UK general election: Labour’s proposed changes to employment law

UK general election: Labour’s proposed changes to employment law

Released On 15th May 2024

Prime Minister Rishi Sunak has said that he expects the next UK general election to take place "in the second half of this year" (possibly in October, although there has been speculation that it may be sooner), and the election must take place before 28 January 2025. Given the outcome of the recent local elections, it looks increasingly likely that change lies ahead, with the Labour Party strongly touted to form the next government. Below, we look at some changes the Labour Party has indicated it would make to employment rights.

Labour’s vision

In 2021, the Labour Party published its Employment Rights Green Paper, “A New Deal for Working People ” (the “New Deal”), setting out its vision for employment law and labour market regulation. The initiatives were wide-ranging, with Labour pledging to “strengthen workers’ rights and make Britain work for working for people”.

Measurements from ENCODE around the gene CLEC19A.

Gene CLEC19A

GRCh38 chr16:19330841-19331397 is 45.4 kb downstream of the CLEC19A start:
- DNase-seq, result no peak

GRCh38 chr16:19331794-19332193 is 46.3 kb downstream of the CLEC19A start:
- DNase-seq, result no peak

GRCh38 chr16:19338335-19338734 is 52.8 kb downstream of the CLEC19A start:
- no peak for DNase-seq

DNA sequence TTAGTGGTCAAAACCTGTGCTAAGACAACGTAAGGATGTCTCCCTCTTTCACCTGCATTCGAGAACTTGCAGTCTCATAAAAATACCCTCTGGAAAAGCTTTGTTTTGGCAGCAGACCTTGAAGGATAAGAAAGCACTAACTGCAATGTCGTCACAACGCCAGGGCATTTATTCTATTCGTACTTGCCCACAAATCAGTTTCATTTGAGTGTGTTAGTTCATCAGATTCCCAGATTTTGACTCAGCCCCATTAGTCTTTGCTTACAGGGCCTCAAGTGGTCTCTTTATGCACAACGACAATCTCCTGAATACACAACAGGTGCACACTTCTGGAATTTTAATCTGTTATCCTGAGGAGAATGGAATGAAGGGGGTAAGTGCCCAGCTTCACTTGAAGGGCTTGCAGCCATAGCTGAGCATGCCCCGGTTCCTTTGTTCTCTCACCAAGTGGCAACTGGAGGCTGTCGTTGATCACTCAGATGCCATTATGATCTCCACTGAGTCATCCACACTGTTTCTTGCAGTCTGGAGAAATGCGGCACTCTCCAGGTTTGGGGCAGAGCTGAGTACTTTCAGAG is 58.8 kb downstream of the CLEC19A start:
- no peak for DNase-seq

We have already seen some changes to the original New Deal proposals, and Labour has been listening to employer organisations like Make UK. Recent press reports have indicated that Labour may be in the process of further “watering down” its proposals in relation to workers’ rights, and this has been met with significant union resistance. At its 2023 Party Conference, Labour committed to introducing an Employment Rights Bill within the first 100 days of entering office. It is reported that Labour will now “commit to starting the legislative process” within 100 days if it wins the next general election (i.e. “publish draft legislative proposals” in that timeframe), meaning any changes may not be as swift as was initially suggested.